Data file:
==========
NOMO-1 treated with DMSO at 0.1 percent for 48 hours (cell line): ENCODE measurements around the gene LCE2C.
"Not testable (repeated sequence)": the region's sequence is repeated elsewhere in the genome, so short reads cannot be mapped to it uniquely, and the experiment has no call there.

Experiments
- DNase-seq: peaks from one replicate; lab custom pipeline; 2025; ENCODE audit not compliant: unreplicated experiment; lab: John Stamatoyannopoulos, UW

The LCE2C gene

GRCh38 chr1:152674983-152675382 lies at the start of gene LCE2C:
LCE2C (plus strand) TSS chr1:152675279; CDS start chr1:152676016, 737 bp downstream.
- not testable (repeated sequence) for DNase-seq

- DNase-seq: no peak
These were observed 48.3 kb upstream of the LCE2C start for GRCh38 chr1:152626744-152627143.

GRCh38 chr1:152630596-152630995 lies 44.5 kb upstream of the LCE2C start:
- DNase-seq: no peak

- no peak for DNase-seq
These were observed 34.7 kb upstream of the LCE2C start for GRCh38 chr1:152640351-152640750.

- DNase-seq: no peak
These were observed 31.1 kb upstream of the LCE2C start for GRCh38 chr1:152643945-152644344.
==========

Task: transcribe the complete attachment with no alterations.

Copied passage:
NOMO-1 treated with DMSO at 0.1 percent for 48 hours (cell line): ENCODE measurements around the gene LCE2C.
"Not testable (repeated sequence)": the region's sequence is repeated elsewhere in the genome, so short reads cannot be mapped to it uniquely, and the experiment has no call there.

Experiments
- DNase-seq: peaks from one replicate; lab custom pipeline; 2025; ENCODE audit not compliant: unreplicated experiment; lab: John Stamatoyannopoulos, UW

The LCE2C gene

GRCh38 chr1:152674983-152675382 lies at the start of gene LCE2C:
LCE2C (plus strand) TSS chr1:152675279; CDS start chr1:152676016, 737 bp downstream.
- not testable (repeated sequence) for DNase-seq

- DNase-seq: no peak
These were observed 48.3 kb upstream of the LCE2C start for GRCh38 chr1:152626744-152627143.

GRCh38 chr1:152630596-152630995 lies 44.5 kb upstream of the LCE2C start:
- DNase-seq: no peak

- no peak for DNase-seq
These were observed 34.7 kb upstream of the LCE2C start for GRCh38 chr1:152640351-152640750.

- DNase-seq: no peak
These were observed 31.1 kb upstream of the LCE2C start for GRCh38 chr1:152643945-152644344.